Benedict Cumberbatch, left, is Sherlock Holmes and Martin Freeman is his… (Colin Hutton, Hartswood…)
If television is, as Homer Simpson once observed, "teacher, mother, secret lover," can we ask at the outset of this 2012 Emmy season why so many voters stick solely to the safe and familiar when marking their ballots instead of doing something … well, illicit might be a bit strong … let's just say naughty in a premium-cable kind of way.
To clarify: We're not advocating doing anything stupid in the name of love. We don't care how bad you've got it for Minka Kelly,"Charlie's Angels"was canceled for a reason. But as we all know from maxing out our DVR storage capacity, there's a wealth of scripted riches out there that extends well beyond the confines of Dunder Mifflin and 30 Rockefeller Plaza. So as we spend the next few weeks parsing the various Emmy races, we encourage you to expand your thinking beyond the same old, same old and ferret out a few nominees that deserve a turn in the spotlight.
Here's a few thoughts to get you started.
Category Most in Need of an Overhaul: Comedy Series
We have no problem with the fact that "30 Rock"and "The Office"have been nominated every year they've been on the air. Both shows have consistently delivered great, inventive comedy that will probably delight our grandchildren one day when they watch the programs via brain-implanted micro-technology. That said, "The Office" never found its footing this season after Steve Carell departed, and "30 Rock" too often resorted to desperate wackiness to compensate for a sense that the show has exhausted all it had to say about its characters.
In other words: Neither should be invited back this year, nor should the twice-nominated"Glee,"not just for its serious storytelling shortcomings but because its wretched holiday episode provided actual evidence that there really is a war on Christmas.
How you choose to replace the underperforming trio is your call, Emmy voters. If, like us, you find solace and silliness in discomfort, there's "Louie" and "Girls."Those who prefer shows that are breezy and "Friends"-y could embrace "Happy Endings"or "New Girl.""Curb Your Enthusiasm"returned and, thankfully, Larry David maintained his commitment to not growing or learning a darn thing. "Veep" skewered inside-the-Beltway dysfunction. "Enlightened" had a go at self-help and showcased Laura Dern's squirm-inducing brilliance in the process. If youth must be served, sub in"The Middle" for "Glee."
That's eight. If you're not Dick Van Patten and eight just isn't enough, you could also make a case for"Nurse Jackie,""House of Lies,""Community"and "How I Met Your Mother," though those shows sported their share of uneven episodes. But they still delivered more laughs and inventive moments than the perennial trio of "30 Rock," "Glee" and "The Office." Time to turn the page. The funny is all over the place. Find it. Reward it.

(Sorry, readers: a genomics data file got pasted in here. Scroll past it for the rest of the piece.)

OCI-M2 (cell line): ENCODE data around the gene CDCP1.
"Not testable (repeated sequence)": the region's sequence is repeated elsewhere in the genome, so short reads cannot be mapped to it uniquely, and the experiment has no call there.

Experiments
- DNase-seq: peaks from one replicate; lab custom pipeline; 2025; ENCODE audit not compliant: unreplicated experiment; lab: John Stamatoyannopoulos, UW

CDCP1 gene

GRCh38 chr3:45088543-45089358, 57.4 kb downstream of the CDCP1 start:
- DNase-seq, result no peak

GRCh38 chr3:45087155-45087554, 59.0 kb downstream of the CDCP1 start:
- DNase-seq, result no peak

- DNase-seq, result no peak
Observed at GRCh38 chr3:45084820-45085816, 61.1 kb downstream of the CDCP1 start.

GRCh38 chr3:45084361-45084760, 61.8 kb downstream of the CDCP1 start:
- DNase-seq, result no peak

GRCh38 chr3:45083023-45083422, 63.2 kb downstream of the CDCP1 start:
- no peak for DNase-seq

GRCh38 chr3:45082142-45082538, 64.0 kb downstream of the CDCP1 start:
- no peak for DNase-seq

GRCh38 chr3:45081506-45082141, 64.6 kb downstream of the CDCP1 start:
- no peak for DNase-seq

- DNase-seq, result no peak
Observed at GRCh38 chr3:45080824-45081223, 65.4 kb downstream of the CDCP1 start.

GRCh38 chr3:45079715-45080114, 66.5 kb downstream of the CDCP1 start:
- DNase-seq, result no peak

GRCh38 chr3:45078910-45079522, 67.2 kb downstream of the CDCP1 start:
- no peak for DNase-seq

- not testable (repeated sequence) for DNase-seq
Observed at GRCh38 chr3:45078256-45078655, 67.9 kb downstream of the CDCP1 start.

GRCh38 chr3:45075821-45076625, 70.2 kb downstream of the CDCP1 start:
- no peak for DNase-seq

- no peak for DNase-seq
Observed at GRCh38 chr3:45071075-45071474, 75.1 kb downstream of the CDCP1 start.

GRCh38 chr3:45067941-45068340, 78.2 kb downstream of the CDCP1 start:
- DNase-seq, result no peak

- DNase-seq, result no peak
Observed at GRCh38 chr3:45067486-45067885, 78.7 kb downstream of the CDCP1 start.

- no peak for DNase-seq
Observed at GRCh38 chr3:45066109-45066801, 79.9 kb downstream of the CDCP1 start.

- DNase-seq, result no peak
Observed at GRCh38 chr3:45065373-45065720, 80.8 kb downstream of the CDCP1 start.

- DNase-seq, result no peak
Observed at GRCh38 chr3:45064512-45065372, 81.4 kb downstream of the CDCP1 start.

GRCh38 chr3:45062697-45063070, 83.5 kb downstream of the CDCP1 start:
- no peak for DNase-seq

"Dexter" picked a bad time to have its worst season
There's new blood in the drama series category too, but much less wiggle room. Yes, technically, there's an open slot since one of last year's nominated programs, "Friday Night Lights," hung up its cleats. But its worthiness notwithstanding, "FNL" probably made it in only because "Breaking Bad" took that year off. That show returned with arguably its finest season. And "Downton Abbey," last year's miniseries winner, has shifted over to drama. Add four-time winner "Mad Men" and HBO powerhouses "Game of Thrones" and "Boardwalk Empire," and you're up to five. That leaves room for only the best of the freshman class, Showtime's thrilling exercise in cynicism,"Homeland." (And, no, we haven't forgotten two-time nominee"The Good Wife." It was pretty great this year too. You see the problem?)
Enough with the waiting: Most overdue for Emmy love
1. Nick Offerman,"Parks and Recreation." Ron Bleeping Swanson. You had me at meat tornado. Nominate him already!
2. An actor from "Mad Men" actually wins an Emmy. It's never happened. We're still puzzling over how that's possible. (We're partial to day-trippin' John Slattery and newly minted ad firm partner Christina Hendricks.)
3. "Sherlock"wins miniseries/movie. OK. This brilliant Holmes update is only in its second season. But it somehow escaped Emmy voters' attention in this category for its first year, and it's even better this go-round. Benedict Cumberbatch darn well better show up in the actor category too.
4. "Louie." OK … again, it's only in its second season. But, yes, it should have been nominated alongside its star last season. And there was no better television last year than "Duckling," the episode in whichLouis C.K.paid tribute to the troops fighting in Afghanistan.
Enough already: Most overdue to take the year off
1.Michael C. Hall, "Dexter." See: "Dexter" picked a bad time to have its worst season.
2. Mariska Hargitay, "Law & Order: Special Victims Unit." Eight straight nominations. We get it. You like her crime-busting ways. But "SVU" evolved into more of an ensemble show this season, and it's well past time to retire her badge here.
3. Kathy Bates,"Harry's Law." We wish she had stayed on "The Office."
4. Multiple supporting nominees from the same ensembles overrunning a single category. Look: We like everyone on "Modern Family"and "The Good Wife" too. But not that much. How about a little supporting actor love for Max Greenfield's Schmidt on "New Girl," the year's comic breakout character. Or Morena Baccarin for her complex, conflicted wife on "Homeland."
1. "Mad Men" wins its fifth straight Emmy for drama series.
2. "Modern Family" wins its third straight Emmy for comedy series.
3. One of your favorite shows will not be nominated. You'll be outraged.
4. You'll get over it. You always do.